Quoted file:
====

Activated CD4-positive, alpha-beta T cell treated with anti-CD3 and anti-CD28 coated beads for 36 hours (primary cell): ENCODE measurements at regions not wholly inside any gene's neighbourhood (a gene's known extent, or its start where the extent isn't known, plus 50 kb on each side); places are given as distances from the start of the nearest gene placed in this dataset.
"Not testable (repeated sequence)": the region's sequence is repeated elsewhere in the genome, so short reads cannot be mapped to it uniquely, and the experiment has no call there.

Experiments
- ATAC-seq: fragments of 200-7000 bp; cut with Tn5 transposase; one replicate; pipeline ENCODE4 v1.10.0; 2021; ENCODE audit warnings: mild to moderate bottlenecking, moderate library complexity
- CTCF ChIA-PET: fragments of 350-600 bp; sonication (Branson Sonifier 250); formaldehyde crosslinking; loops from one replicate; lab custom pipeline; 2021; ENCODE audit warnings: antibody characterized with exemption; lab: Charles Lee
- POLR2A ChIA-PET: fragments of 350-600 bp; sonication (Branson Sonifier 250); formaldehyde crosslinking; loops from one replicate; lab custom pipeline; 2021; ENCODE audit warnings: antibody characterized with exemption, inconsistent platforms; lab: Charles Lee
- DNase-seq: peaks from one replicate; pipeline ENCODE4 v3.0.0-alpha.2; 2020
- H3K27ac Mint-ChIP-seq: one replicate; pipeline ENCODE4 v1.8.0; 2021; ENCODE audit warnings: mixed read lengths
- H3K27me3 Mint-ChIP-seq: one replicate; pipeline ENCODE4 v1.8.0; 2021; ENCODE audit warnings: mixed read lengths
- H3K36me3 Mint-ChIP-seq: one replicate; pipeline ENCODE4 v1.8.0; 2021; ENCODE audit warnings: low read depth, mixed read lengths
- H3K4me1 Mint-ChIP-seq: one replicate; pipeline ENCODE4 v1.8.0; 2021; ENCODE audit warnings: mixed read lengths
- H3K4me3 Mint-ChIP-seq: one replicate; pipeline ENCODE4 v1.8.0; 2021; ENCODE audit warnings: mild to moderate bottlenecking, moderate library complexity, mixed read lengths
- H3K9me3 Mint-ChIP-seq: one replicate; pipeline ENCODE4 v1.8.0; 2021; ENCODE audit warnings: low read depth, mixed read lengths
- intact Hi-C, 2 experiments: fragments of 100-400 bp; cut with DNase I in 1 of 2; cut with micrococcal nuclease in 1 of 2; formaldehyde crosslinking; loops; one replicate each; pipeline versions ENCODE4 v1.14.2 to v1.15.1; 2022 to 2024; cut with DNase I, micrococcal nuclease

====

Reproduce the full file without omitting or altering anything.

Activated CD4-positive, alpha-beta T cell treated with anti-CD3 and anti-CD28 coated beads for 36 hours (primary cell): ENCODE measurements at regions not wholly inside any gene's neighbourhood (a gene's known extent, or its start where the extent isn't known, plus 50 kb on each side); places are given as distances from the start of the nearest gene placed in this dataset.
"Not testable (repeated sequence)": the region's sequence is repeated elsewhere in the genome, so short reads cannot be mapped to it uniquely, and the experiment has no call there.

Experiments
- ATAC-seq: fragments of 200-7000 bp; cut with Tn5 transposase; one replicate; pipeline ENCODE4 v1.10.0; 2021; ENCODE audit warnings: mild to moderate bottlenecking, moderate library complexity
- CTCF ChIA-PET: fragments of 350-600 bp; sonication (Branson Sonifier 250); formaldehyde crosslinking; loops from one replicate; lab custom pipeline; 2021; ENCODE audit warnings: antibody characterized with exemption; lab: Charles Lee
- POLR2A ChIA-PET: fragments of 350-600 bp; sonication (Branson Sonifier 250); formaldehyde crosslinking; loops from one replicate; lab custom pipeline; 2021; ENCODE audit warnings: antibody characterized with exemption, inconsistent platforms; lab: Charles Lee
- DNase-seq: peaks from one replicate; pipeline ENCODE4 v3.0.0-alpha.2; 2020
- H3K27ac Mint-ChIP-seq: one replicate; pipeline ENCODE4 v1.8.0; 2021; ENCODE audit warnings: mixed read lengths
- H3K27me3 Mint-ChIP-seq: one replicate; pipeline ENCODE4 v1.8.0; 2021; ENCODE audit warnings: mixed read lengths
- H3K36me3 Mint-ChIP-seq: one replicate; pipeline ENCODE4 v1.8.0; 2021; ENCODE audit warnings: low read depth, mixed read lengths
- H3K4me1 Mint-ChIP-seq: one replicate; pipeline ENCODE4 v1.8.0; 2021; ENCODE audit warnings: mixed read lengths
- H3K4me3 Mint-ChIP-seq: one replicate; pipeline ENCODE4 v1.8.0; 2021; ENCODE audit warnings: mild to moderate bottlenecking, moderate library complexity, mixed read lengths
- H3K9me3 Mint-ChIP-seq: one replicate; pipeline ENCODE4 v1.8.0; 2021; ENCODE audit warnings: low read depth, mixed read lengths
- intact Hi-C, 2 experiments: fragments of 100-400 bp; cut with DNase I in 1 of 2; cut with micrococcal nuclease in 1 of 2; formaldehyde crosslinking; loops; one replicate each; pipeline versions ENCODE4 v1.14.2 to v1.15.1; 2022 to 2024; cut with DNase I, micrococcal nuclease